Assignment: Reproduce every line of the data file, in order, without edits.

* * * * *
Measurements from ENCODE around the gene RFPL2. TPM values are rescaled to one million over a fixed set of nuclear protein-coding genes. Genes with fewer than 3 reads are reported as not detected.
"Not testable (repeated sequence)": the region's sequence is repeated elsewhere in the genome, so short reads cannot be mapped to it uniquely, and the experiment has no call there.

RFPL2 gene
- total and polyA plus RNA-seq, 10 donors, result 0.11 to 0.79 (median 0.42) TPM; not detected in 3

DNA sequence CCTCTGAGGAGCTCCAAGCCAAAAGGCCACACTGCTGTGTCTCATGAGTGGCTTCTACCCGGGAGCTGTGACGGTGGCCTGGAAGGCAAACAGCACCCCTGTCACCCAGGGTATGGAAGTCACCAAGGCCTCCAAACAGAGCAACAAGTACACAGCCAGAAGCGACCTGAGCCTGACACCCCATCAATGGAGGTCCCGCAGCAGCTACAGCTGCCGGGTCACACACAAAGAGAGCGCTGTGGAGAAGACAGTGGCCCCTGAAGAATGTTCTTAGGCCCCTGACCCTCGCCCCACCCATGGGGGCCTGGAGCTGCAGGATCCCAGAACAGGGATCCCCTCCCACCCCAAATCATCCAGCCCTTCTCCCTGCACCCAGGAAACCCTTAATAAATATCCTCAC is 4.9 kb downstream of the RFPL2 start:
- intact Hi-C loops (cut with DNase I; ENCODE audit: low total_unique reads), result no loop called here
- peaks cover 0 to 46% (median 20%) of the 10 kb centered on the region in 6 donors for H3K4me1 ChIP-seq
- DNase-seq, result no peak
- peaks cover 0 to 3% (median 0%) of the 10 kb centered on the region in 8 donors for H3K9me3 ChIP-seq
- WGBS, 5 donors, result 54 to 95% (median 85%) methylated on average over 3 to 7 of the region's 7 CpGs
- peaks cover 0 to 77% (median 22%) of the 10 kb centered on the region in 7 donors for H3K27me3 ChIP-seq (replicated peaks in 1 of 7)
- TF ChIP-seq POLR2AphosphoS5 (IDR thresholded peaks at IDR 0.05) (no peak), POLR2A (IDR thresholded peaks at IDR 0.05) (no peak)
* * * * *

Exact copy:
Measurements from ENCODE around the gene RFPL2. TPM values are rescaled to one million over a fixed set of nuclear protein-coding genes. Genes with fewer than 3 reads are reported as not detected.
"Not testable (repeated sequence)": the region's sequence is repeated elsewhere in the genome, so short reads cannot be mapped to it uniquely, and the experiment has no call there.

RFPL2 gene
- total and polyA plus RNA-seq, 10 donors, result 0.11 to 0.79 (median 0.42) TPM; not detected in 3

DNA sequence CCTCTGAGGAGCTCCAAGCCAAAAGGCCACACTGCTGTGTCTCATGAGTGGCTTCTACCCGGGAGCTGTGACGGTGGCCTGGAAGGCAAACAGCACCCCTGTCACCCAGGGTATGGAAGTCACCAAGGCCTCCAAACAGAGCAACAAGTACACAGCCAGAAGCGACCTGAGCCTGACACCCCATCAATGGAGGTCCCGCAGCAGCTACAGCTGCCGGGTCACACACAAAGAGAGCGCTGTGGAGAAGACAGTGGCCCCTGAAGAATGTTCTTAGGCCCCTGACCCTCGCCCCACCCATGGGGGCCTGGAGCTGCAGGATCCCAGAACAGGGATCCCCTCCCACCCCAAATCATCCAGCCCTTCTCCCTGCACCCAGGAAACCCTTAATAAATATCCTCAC is 4.9 kb downstream of the RFPL2 start:
- intact Hi-C loops (cut with DNase I; ENCODE audit: low total_unique reads), result no loop called here
- peaks cover 0 to 46% (median 20%) of the 10 kb centered on the region in 6 donors for H3K4me1 ChIP-seq
- DNase-seq, result no peak
- peaks cover 0 to 3% (median 0%) of the 10 kb centered on the region in 8 donors for H3K9me3 ChIP-seq
- WGBS, 5 donors, result 54 to 95% (median 85%) methylated on average over 3 to 7 of the region's 7 CpGs
- peaks cover 0 to 77% (median 22%) of the 10 kb centered on the region in 7 donors for H3K27me3 ChIP-seq (replicated peaks in 1 of 7)
- TF ChIP-seq POLR2AphosphoS5 (IDR thresholded peaks at IDR 0.05) (no peak), POLR2A (IDR thresholded peaks at IDR 0.05) (no peak)